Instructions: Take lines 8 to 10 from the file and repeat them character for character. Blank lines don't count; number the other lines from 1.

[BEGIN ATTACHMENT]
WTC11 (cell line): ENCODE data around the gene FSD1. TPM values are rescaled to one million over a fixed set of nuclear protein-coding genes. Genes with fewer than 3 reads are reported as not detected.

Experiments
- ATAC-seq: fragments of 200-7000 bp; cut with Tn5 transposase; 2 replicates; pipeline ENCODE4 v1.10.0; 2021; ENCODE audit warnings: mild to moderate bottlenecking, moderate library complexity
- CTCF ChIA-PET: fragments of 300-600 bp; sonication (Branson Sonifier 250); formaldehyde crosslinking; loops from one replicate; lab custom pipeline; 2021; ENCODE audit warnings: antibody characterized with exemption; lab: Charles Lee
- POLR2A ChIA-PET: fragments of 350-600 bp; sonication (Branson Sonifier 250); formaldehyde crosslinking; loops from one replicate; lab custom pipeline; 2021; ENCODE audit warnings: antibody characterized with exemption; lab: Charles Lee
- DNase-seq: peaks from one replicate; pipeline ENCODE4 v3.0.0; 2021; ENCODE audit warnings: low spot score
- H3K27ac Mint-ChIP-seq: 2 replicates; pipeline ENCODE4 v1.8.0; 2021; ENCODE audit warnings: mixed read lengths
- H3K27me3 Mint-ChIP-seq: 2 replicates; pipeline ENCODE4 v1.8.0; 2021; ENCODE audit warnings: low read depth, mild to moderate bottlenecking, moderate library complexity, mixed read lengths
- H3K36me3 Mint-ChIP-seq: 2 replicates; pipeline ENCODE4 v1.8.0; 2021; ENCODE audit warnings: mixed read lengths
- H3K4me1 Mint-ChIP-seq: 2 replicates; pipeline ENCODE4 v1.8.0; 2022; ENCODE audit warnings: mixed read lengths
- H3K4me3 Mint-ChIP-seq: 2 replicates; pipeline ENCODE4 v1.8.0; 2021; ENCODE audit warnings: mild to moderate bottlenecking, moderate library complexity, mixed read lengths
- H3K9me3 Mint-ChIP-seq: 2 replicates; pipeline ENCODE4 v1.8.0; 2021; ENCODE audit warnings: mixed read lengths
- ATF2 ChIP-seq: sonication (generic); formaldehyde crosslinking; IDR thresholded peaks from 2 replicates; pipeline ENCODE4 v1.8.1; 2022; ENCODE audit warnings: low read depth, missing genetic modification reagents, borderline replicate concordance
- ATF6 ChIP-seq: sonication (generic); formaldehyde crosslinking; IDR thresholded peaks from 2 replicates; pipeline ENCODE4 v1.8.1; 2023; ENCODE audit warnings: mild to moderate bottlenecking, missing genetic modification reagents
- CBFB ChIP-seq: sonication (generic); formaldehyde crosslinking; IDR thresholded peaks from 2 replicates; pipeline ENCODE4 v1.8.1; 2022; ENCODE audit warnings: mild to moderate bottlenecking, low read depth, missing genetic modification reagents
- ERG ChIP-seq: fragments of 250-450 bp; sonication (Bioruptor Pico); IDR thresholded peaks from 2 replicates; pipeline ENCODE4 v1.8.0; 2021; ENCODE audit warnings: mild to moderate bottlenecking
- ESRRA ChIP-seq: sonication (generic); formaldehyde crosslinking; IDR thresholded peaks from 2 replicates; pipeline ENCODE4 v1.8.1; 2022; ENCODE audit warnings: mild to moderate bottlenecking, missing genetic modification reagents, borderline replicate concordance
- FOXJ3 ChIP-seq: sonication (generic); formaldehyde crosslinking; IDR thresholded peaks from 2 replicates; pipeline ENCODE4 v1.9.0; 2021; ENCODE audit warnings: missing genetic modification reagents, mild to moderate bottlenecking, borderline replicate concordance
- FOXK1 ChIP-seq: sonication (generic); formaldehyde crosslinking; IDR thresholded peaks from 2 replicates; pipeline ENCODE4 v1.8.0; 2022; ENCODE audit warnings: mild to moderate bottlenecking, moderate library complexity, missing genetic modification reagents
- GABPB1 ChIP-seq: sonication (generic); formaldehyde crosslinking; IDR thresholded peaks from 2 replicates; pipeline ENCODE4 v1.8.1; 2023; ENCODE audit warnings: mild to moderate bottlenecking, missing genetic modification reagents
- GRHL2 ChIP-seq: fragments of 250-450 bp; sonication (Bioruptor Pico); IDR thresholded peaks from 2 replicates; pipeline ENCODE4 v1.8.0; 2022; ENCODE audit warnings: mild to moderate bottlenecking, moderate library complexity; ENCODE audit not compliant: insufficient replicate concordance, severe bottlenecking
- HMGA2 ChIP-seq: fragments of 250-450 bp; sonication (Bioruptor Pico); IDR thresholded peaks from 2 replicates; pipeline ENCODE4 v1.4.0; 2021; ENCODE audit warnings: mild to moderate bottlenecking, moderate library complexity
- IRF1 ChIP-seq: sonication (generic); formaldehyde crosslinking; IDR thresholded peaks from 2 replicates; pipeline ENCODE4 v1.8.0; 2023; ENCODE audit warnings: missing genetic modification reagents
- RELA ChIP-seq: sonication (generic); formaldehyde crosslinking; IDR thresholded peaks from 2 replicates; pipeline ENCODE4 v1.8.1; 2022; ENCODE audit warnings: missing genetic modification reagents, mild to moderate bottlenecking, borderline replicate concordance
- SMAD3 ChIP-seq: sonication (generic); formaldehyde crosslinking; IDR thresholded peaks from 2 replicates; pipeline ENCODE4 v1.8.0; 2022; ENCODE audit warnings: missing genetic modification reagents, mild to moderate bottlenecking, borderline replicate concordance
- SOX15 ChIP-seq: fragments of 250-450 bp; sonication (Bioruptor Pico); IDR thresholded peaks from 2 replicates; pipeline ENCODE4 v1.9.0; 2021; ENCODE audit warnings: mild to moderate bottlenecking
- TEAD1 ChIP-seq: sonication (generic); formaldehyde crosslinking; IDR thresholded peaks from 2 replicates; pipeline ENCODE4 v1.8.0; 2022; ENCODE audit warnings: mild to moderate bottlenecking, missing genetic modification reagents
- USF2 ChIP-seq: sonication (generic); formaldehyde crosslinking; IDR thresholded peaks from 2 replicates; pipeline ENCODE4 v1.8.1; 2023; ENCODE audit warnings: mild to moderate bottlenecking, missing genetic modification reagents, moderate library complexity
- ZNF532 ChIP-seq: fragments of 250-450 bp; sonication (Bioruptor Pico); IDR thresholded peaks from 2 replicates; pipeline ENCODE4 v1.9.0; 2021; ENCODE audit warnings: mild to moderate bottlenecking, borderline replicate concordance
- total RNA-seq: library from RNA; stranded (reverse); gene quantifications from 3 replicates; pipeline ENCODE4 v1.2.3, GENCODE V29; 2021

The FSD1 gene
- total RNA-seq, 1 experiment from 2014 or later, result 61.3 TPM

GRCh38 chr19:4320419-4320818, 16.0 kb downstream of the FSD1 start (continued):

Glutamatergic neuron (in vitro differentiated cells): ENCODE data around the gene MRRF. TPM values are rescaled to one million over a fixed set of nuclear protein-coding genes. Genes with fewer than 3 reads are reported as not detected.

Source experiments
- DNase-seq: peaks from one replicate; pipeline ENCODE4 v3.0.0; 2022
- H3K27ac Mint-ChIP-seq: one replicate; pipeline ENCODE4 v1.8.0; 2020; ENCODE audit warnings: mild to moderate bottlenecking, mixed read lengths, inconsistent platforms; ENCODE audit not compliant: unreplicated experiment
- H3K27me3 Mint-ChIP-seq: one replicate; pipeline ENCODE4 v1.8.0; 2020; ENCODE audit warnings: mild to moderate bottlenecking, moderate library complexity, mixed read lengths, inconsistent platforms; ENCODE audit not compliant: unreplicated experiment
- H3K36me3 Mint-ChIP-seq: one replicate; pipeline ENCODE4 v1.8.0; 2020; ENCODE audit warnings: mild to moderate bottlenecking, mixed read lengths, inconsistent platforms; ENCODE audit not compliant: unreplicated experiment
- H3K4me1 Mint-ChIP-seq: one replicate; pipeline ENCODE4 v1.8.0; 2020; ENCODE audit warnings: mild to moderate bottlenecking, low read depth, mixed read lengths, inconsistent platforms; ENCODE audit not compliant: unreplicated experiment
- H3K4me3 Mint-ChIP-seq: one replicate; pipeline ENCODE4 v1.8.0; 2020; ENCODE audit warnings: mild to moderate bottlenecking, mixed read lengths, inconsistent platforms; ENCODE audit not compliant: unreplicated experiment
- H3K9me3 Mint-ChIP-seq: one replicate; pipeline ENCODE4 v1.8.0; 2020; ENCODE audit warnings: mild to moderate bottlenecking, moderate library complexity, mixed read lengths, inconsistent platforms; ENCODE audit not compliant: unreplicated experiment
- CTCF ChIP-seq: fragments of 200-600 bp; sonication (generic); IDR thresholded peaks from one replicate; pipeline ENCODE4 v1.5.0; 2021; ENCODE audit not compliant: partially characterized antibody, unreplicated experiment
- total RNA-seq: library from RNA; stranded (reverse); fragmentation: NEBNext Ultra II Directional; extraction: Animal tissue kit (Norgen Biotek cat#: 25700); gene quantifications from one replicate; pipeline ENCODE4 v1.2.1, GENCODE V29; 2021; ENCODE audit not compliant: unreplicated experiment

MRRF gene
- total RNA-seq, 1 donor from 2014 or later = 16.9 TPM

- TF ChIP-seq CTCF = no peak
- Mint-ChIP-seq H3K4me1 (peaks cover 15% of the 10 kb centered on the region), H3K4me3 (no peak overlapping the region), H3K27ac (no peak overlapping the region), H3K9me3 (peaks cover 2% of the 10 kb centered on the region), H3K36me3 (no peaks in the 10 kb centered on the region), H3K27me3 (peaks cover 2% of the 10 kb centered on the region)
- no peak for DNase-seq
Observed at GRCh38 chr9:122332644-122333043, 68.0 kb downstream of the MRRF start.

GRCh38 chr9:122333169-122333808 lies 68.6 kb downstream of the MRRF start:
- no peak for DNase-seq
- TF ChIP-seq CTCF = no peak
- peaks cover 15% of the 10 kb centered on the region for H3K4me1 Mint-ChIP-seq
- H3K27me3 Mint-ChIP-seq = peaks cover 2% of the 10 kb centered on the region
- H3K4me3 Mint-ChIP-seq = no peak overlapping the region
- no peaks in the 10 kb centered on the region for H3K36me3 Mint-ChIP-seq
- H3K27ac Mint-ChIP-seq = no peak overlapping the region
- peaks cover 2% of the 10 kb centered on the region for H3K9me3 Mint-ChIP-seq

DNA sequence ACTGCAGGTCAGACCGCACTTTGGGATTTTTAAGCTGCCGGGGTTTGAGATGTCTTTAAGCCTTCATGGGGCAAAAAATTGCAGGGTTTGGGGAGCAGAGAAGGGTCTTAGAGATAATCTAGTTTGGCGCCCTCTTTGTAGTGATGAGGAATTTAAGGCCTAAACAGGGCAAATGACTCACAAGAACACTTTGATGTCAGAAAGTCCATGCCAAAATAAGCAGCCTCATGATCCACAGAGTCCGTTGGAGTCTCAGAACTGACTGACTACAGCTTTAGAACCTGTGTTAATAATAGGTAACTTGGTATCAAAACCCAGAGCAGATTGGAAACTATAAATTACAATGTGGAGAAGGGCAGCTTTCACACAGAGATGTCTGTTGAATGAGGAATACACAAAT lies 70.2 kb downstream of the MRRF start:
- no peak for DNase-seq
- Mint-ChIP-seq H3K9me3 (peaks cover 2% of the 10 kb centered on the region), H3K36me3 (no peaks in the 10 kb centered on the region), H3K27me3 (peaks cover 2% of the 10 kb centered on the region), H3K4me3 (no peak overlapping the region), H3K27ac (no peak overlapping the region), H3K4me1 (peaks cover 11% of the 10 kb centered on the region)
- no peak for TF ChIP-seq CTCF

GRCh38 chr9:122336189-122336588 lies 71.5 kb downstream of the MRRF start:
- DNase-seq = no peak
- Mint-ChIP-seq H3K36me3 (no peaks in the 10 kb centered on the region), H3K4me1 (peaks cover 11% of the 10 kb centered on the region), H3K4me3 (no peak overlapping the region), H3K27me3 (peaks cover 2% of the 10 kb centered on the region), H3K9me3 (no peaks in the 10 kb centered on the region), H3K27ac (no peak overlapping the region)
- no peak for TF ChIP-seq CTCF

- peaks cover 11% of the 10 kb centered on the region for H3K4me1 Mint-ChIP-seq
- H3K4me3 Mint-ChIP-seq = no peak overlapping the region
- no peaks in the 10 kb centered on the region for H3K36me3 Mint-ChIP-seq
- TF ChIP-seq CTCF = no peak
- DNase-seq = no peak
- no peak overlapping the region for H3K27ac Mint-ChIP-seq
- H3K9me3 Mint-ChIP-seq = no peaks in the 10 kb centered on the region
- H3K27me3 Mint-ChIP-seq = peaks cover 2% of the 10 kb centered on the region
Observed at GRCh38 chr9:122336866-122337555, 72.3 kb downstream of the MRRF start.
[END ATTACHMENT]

- H3K27me3 Mint-ChIP-seq: 2 replicates; pipeline ENCODE4 v1.8.0; 2021; ENCODE audit warnings: low read depth, mild to moderate bottlenecking, moderate library complexity, mixed read lengths
- H3K36me3 Mint-ChIP-seq: 2 replicates; pipeline ENCODE4 v1.8.0; 2021; ENCODE audit warnings: mixed read lengths
- H3K4me1 Mint-ChIP-seq: 2 replicates; pipeline ENCODE4 v1.8.0; 2022; ENCODE audit warnings: mixed read lengths